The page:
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Water births ‘provide clear benefits’ for moms and their newborns

Researchers analyzed 36 previous studies, published between 2000 and 2021, involving more than 150,000 women.

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Asian pregnant woman. Mom and newborn baby. Mother day and International women day. Relax and recreation at swimming pool.
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By Stephen Beech via SWNS

Water births provide “clear benefits” for healthy mums and their newborn babies, according to new research.

They result in fewer medical interventions and complications during and after the birth than standard care - as well as higher levels of satisfaction for the mum.

The review of previous studies, published by BMJ Open, also found that water births "significantly reduced" the use of epidurals, injected opioids as well as pain and heavy bleeding after the birth.

A water birth involves using a birthing pool to achieve relaxation and pain relief, either exiting the pool for the birth, so the newborn can emerge into air to breathe, or remaining in the birthing pool for the birth, bringing the baby to the surface to start breathing.

The researchers wanted to compare the extent of healthcare interventions needed during and after labor between the two different types of water birth and to see if outcomes differed between water birth and standard care not involving a birthing pool.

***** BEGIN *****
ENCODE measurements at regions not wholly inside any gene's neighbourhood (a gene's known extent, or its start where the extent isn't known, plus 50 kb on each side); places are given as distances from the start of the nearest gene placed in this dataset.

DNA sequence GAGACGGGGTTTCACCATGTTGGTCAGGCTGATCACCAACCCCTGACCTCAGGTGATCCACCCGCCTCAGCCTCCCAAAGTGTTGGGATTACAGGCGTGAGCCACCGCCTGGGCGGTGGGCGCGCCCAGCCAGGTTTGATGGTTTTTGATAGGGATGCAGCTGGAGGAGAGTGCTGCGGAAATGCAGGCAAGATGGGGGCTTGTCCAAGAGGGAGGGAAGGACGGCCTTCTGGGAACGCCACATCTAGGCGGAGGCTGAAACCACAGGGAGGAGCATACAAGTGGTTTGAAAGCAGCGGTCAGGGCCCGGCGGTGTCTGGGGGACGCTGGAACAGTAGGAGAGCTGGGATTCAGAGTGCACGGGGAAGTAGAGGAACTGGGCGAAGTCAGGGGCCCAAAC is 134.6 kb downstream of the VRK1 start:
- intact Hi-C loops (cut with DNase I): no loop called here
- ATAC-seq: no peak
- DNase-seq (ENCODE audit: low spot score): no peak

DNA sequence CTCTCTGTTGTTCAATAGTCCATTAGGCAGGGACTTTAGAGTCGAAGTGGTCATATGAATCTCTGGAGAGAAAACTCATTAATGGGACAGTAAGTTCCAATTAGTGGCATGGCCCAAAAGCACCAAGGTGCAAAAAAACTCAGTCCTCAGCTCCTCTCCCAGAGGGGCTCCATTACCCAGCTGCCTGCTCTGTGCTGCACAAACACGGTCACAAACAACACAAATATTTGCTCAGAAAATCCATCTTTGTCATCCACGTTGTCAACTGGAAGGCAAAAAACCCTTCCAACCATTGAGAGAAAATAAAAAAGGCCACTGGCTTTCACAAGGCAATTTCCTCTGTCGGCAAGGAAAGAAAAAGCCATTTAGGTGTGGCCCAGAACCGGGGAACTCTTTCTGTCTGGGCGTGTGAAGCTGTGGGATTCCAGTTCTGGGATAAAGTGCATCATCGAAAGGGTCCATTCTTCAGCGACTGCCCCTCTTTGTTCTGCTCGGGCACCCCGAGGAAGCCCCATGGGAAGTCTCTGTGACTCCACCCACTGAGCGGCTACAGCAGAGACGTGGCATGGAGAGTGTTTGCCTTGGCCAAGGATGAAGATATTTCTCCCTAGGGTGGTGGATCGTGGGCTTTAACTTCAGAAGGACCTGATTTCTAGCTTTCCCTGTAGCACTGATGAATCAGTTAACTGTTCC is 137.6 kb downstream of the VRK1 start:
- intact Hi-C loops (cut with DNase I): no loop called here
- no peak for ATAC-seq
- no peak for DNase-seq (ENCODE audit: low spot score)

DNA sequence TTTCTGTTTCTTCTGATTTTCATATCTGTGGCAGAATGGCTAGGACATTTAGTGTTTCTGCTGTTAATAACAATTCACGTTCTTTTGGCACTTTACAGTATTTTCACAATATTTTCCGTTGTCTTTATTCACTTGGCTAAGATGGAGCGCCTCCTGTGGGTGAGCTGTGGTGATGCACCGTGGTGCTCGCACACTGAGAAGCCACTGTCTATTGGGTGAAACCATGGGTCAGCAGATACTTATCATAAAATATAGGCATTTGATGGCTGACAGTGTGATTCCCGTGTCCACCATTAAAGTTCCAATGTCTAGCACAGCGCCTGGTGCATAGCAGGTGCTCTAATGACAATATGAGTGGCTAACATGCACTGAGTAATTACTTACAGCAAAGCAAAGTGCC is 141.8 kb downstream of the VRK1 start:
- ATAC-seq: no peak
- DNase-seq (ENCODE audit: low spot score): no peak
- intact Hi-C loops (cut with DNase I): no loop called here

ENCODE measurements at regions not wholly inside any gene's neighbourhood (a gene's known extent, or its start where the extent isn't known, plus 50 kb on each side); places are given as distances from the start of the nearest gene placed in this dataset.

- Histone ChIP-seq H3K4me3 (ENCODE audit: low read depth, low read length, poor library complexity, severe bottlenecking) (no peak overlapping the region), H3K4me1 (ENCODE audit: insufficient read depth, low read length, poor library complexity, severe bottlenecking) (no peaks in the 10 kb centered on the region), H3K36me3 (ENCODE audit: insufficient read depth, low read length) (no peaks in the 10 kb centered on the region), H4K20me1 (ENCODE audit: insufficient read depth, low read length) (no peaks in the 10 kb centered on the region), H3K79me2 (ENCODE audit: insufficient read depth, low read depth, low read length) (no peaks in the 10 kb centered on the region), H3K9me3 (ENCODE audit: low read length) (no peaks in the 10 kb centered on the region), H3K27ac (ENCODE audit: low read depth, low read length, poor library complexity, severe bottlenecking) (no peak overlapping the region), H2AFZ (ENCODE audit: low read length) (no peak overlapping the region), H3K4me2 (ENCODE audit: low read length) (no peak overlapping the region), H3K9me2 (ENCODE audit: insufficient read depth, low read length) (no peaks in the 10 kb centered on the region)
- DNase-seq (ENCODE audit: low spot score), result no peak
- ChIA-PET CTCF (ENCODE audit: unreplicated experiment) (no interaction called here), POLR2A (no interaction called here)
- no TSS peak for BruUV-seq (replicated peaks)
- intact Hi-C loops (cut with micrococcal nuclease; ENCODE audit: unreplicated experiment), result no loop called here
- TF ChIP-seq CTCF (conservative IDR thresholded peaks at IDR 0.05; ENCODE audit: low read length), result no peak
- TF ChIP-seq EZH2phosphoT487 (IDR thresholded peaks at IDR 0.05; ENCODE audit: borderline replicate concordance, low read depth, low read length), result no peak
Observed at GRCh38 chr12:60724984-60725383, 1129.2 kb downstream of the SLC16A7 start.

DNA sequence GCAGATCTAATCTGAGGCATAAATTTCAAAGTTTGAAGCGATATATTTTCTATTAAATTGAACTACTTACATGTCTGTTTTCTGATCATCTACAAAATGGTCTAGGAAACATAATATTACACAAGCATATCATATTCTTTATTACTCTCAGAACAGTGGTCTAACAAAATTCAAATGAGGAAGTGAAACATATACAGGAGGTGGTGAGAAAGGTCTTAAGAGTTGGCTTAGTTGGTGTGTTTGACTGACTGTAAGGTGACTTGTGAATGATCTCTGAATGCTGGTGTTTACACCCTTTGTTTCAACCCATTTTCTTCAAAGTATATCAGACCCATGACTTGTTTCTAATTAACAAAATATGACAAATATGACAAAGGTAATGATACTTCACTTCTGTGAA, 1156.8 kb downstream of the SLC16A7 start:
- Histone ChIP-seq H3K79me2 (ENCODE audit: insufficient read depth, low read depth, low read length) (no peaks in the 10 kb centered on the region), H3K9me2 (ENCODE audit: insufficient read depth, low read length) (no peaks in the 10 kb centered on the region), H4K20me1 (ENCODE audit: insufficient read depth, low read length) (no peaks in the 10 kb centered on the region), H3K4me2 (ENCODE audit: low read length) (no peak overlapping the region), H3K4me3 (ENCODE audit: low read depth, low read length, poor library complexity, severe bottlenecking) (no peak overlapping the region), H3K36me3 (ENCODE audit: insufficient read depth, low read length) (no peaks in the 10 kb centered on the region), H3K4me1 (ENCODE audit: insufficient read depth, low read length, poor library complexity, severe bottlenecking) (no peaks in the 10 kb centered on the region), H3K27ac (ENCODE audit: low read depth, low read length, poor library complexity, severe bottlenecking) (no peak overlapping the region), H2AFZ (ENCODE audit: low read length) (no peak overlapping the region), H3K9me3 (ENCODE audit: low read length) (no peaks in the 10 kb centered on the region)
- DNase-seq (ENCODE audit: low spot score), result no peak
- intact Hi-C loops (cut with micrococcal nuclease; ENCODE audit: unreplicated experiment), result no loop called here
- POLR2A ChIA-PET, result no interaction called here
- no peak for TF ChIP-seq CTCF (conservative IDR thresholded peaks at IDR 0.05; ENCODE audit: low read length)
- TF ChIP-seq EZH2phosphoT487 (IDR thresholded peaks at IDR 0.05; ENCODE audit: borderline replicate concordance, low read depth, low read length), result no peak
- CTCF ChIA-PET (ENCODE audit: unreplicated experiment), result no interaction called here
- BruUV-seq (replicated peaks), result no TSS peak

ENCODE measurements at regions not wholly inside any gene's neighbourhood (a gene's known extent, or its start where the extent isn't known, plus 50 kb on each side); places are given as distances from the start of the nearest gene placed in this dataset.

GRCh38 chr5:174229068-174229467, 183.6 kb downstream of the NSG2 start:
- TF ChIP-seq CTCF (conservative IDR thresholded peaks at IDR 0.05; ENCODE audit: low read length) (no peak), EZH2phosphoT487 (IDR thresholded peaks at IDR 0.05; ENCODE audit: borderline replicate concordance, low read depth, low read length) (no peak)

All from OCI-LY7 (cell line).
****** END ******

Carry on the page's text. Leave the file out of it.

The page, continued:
They analyzed 36 previous studies, published between 2000 and 2021, involving more than 150,000 women. Most of the studies were carried out in obstetric units.

The studies included a range of interventions and outcomes such as induced labor; artificial breaking of waters; use of epidurals; admission to intensive care, and breastfeeding.

Study lead author Dr. Ethel Burns, of Oxford Brookes University, said that the pooled data analysis of the study results showed that water birth, regardless of whether women birth in or out of the pool, “has clear benefits to women” in obstetric units, where most births take place and where healthcare interventions and complications are more likely than in midwife-led units.

She said: "A water birth was as safe as standard care for healthy mums and their newborns.

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"Compared with standard care, a water birth significantly reduced the use of epidurals, injected opioids, episiotomy, as well as pain and heavy bleeding after the birth.

"And it increased mothers’ satisfaction levels and the odds of intact perineum. And there was no difference in the rate of C-sections.

“Water immersion can significantly increase the likelihood of an intact perineum and reduce episiotomy, an intervention which offers no perineal or foetal benefit, can increase postnatal pain, anxiety, and impact negatively on a woman’s birth experience."

The findings showed that there were more instances of umbilical cord breakage among water births, but the rate was still low: 4.3 per 1,000 births in water compared with 1.3 per 1,000 births with standard care.

The researchers suggested that may be linked to pulling on the umbilical cord when the newborn is brought up out of the water.

Dr. Burns added: “Water immersion provides benefits for the mother and newborn when used in the obstetric setting, making water immersion a low-tech intervention for improving quality and satisfaction with care.

“In addition, water immersion during labor and waterbirth alter clinical practice, resulting in less augmentation, episiotomy, and requirements for pharmacological analgesia.

"Water immersion is an effective method to reduce pain in labor, without increasing risk.”

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